New England, ca. 1830. Appears to be mostly wools. Hand-cut then hand-stitched to the black ground. The overflowing basket symbolizing optimism for growth and plenty as one sees in theorems of the period. Pictured inside the back cover of the very important textile collection: LIGHT FROM THE PAST, Early American Rugs from the Collection of Ronnie Newman. About 11 ½ inches wide x 8 deep x 6 tall. A remarkable survivor of early American folk art. A copy of the booklet included with purchase.

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Masterful 18th Century Slipware Loaf Dish

England, ca. mid to late 18th century. Beautiful example of a most desirable early ceramic form. Trailed and combed decoration with brown slip on a cream ground, the combing having depth that can be felt as one touches across the lines. Coggled or "pie-crust" rim. Robust and heavy in hand. About 12 inches long x 10 ½ wide x 2 ¼ deep. Provenance: private collection; Sam Forsythe.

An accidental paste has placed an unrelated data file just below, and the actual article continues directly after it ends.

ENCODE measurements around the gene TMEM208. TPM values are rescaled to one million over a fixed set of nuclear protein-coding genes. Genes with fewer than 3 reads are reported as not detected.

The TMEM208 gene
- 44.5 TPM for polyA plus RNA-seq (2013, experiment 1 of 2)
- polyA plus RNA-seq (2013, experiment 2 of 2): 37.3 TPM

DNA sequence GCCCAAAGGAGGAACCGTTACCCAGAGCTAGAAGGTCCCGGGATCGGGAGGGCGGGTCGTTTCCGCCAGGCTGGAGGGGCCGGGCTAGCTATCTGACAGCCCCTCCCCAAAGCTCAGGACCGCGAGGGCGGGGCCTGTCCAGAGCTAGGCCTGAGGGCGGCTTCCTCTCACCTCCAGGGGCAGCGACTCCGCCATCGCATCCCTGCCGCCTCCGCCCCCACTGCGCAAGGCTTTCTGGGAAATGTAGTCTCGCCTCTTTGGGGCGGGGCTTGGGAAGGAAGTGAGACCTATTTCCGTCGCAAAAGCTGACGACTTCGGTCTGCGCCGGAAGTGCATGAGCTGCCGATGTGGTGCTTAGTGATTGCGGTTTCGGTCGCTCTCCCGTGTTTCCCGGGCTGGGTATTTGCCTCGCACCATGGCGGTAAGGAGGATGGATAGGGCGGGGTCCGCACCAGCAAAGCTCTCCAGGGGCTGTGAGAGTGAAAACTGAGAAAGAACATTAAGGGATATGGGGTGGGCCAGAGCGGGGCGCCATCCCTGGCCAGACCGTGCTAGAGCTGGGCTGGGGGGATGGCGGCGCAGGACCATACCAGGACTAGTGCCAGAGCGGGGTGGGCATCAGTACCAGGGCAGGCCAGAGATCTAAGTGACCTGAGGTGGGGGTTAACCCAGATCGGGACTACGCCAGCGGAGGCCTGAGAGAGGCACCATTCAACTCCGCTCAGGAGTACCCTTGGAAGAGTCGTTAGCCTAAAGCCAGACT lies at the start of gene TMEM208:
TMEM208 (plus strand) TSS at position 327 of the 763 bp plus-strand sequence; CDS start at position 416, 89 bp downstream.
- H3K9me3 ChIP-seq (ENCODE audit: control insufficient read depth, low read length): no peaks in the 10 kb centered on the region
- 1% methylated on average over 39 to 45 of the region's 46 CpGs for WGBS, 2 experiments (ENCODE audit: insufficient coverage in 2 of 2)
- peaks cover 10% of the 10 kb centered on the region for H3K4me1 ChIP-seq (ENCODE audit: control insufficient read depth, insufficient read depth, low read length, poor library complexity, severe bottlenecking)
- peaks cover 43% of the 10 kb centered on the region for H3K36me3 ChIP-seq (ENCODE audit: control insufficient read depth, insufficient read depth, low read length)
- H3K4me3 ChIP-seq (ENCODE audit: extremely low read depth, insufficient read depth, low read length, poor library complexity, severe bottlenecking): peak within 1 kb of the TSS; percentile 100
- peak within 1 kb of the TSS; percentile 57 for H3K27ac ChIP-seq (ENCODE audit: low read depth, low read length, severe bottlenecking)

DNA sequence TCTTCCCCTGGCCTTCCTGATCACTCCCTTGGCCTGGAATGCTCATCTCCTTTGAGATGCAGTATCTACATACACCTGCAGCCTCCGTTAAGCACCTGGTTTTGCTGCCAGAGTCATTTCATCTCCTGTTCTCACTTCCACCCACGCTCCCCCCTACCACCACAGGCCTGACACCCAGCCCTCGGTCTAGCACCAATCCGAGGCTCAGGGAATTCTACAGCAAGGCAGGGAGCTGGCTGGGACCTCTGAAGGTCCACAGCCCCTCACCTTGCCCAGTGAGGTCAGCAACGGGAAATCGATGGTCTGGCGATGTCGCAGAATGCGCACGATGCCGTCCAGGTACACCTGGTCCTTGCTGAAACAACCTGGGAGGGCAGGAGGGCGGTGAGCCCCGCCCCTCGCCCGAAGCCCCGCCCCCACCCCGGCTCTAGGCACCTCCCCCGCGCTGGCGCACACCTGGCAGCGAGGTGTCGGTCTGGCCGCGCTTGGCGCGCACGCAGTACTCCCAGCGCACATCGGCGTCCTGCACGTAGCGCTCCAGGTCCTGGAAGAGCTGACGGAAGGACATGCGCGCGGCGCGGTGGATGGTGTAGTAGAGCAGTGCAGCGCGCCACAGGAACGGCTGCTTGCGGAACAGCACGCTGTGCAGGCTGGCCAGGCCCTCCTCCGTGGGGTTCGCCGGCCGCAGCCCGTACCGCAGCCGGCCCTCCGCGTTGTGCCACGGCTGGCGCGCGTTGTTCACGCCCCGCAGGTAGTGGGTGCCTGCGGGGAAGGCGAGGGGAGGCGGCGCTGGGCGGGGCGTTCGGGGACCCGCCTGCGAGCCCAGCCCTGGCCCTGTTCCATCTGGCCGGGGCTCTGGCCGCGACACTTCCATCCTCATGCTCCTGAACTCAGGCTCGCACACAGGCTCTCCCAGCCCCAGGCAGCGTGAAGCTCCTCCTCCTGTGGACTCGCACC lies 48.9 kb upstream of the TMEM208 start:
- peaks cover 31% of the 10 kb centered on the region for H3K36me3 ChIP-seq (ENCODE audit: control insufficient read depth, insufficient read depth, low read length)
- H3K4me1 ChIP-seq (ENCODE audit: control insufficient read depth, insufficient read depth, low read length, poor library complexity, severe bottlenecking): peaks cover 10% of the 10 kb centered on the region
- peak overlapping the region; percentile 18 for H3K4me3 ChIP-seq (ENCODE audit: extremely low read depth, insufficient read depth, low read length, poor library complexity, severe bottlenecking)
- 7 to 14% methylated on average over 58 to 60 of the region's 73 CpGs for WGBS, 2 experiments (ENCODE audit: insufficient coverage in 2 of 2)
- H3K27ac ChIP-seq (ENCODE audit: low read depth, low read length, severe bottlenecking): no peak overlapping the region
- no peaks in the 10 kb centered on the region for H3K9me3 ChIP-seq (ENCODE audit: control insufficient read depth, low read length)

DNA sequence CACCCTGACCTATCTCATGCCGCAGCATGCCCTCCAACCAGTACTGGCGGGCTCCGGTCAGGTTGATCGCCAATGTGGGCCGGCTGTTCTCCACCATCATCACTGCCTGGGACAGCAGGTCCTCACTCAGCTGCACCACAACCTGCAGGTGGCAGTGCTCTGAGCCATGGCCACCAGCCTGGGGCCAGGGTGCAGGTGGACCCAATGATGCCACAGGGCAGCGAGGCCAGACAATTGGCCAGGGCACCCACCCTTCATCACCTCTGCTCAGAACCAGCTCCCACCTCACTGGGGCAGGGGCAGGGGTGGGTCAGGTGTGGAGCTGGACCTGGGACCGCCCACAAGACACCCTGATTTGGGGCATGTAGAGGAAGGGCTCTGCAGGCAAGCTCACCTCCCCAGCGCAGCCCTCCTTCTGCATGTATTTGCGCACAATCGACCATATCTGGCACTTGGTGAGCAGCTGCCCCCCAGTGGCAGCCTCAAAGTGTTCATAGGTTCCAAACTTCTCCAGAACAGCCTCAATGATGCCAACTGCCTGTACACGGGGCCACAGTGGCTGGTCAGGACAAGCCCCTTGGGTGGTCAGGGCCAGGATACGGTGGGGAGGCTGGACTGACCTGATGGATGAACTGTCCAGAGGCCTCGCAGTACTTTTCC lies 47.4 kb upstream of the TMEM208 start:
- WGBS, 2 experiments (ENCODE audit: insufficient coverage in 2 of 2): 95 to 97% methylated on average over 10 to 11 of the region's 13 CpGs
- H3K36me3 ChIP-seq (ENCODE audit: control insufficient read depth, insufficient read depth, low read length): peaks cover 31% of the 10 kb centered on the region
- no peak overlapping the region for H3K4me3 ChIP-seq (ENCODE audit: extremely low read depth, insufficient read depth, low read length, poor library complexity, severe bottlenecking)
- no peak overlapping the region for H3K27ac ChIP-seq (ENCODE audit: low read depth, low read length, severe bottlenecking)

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Tiny (Miniature) Spill Holder.....SALE PENDING

New England, ca. 1780. Very petite delicate miniature wall box or spill box. White pine in rich natural patina with backboard paint decorated with a red, mustard, and blue radial. JUST 5 1/4 INCHES TALL. Cutout profile by the hanging hole matches pipe boxes of the same period. Joinery is by wooden pins and hide glue. Terrific condition with just a couple of later nails used in tightening. Back indistinctly signed. Wear indicates actual usage. Provenance: Private CT collection; Nathan Liverant and Son long ago.